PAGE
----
Apr 21, 2015 07:04 PM EDT
The two bright spots on Ceres that have fascinated scientists and amateur astronomers around the world for months now are back in view in the latest images of the dwarf planet. The images show the brightest spot and its companion clearly standing out against the darker surroundings, but scientists still have no idea what they are made of and what the source of the spots could be.
Scientists have also been able to catch a first look at many other interesting features, including heavy cratering. As Dawn gets closer and closer to Ceres, the images will continue to stream in at even better resolutions and could reveal even more interesting features that could warrant investigation.
Dawn has finished delivering the images mission planners need to maneuver the spacecraft into its first science orbit and prepare it for observations. Thus far, all of the approach operations have executed flawlessly and Dawn is on course and schedule.
Beginning on April 23, Dawn will spend about three weeks in a near-circular orbit around the dwarf planet at 13,500 kilometers (8,400 miles) above the surface. On May 9, Dawn will begin to navigate its way into even lower orbits to improve the view and snap even higher resolutions images.
"The approach imaging campaign has completed successfully by giving us a preliminary, tantalizing view of the world Dawn is about to start exploring in detail. It has allowed us to start asking some new and intriguing questions," said Marc Rayman, Dawn's mission director and chief engineer, based at NASA's Jet Propulsion Laboratory, Pasadena, California.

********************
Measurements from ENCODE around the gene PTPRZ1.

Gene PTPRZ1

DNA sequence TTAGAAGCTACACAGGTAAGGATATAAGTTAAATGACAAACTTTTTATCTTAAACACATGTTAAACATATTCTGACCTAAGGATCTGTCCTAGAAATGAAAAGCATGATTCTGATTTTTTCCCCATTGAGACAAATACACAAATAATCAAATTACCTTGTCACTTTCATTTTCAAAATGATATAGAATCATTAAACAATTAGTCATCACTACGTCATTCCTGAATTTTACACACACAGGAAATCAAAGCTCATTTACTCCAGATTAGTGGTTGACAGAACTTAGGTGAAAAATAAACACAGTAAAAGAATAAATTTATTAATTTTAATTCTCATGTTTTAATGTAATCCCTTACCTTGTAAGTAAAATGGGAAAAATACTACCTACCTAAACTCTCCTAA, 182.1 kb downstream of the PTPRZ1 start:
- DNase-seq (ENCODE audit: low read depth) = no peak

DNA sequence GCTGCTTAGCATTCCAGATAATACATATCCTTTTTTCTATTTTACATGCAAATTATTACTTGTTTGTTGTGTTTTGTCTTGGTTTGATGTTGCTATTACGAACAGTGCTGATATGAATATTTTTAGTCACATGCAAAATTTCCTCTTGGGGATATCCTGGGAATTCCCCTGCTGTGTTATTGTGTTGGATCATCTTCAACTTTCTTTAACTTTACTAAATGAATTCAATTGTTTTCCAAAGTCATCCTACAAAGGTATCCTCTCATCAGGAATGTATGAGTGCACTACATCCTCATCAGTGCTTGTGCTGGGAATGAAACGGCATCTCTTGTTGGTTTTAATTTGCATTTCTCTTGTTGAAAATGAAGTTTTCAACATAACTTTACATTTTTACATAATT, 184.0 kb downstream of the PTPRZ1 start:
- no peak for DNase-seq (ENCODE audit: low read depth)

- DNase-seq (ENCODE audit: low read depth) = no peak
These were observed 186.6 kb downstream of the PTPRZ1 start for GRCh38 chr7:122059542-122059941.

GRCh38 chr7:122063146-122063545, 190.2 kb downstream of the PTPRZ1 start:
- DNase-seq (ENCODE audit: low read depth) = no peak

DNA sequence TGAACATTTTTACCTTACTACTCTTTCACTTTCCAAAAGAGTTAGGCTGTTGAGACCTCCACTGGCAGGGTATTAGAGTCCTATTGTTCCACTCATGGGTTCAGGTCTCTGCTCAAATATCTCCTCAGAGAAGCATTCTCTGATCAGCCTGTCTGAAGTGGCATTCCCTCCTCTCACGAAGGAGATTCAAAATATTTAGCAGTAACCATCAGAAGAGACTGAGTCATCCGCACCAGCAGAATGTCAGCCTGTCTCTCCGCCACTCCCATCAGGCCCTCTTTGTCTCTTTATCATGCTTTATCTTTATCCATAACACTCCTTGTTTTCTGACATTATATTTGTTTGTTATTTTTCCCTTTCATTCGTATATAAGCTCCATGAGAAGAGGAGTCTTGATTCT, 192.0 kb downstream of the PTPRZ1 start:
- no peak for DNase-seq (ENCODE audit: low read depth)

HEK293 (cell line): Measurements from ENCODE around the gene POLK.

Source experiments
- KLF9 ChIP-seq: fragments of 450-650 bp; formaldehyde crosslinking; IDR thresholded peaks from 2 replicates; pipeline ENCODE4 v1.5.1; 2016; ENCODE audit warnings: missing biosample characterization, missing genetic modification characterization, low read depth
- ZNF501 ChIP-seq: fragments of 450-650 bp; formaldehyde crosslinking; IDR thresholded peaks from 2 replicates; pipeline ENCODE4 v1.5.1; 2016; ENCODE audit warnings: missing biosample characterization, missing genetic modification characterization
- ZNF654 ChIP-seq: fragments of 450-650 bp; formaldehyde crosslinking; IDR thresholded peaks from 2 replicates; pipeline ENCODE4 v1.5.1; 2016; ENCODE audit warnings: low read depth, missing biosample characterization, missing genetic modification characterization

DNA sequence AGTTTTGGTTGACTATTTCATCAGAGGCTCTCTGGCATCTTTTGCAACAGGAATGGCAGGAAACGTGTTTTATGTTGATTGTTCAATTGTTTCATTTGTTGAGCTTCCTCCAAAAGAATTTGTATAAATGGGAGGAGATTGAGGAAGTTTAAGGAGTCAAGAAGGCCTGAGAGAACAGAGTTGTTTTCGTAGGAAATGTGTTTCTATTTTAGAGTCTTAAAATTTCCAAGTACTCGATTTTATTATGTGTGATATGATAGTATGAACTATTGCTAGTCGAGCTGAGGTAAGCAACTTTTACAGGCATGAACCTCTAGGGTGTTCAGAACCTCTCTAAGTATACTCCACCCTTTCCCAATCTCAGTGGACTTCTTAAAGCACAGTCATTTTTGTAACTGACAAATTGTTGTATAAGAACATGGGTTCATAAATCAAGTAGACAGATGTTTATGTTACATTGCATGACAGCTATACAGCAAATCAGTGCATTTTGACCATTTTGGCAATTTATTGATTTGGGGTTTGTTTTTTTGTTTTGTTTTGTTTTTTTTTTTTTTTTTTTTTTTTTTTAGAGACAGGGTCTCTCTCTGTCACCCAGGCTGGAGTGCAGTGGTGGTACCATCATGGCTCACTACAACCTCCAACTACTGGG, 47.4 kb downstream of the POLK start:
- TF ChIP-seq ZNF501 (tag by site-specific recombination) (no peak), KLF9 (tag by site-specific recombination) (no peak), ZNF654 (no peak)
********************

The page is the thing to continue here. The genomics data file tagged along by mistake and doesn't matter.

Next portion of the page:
Dawn became the first spacecraft to orbit a dwarf planet and the first to orbit two extraterrestrial bodies when it entered orbit of Ceres on March 6. Dawn first visited the giant asteroid Vesta remaining there from 2011 to 2012. Scientists plan to compare Ceres to the giant asteroid Vesta in an effort to gain insights about the formation of our solar system.
Both Vesta and Ceres are located in the main asteroid belt between Mars and Jupiter and were, at one point, well on their way to becoming full fledged planets when their development was interrupted. Dawn's mission is managed by NASA's Jet Propulsion Laboratory (JPL) for NASA's Science Mission Directorate in Washington. Dawn is a project of the directorate's Discovery Program, managed by NASA's Marshall Space Flight Center in Huntsville, AL.
Dawn was originally launched in September 2007 and first arrived at Vesta on July 16, 2011.
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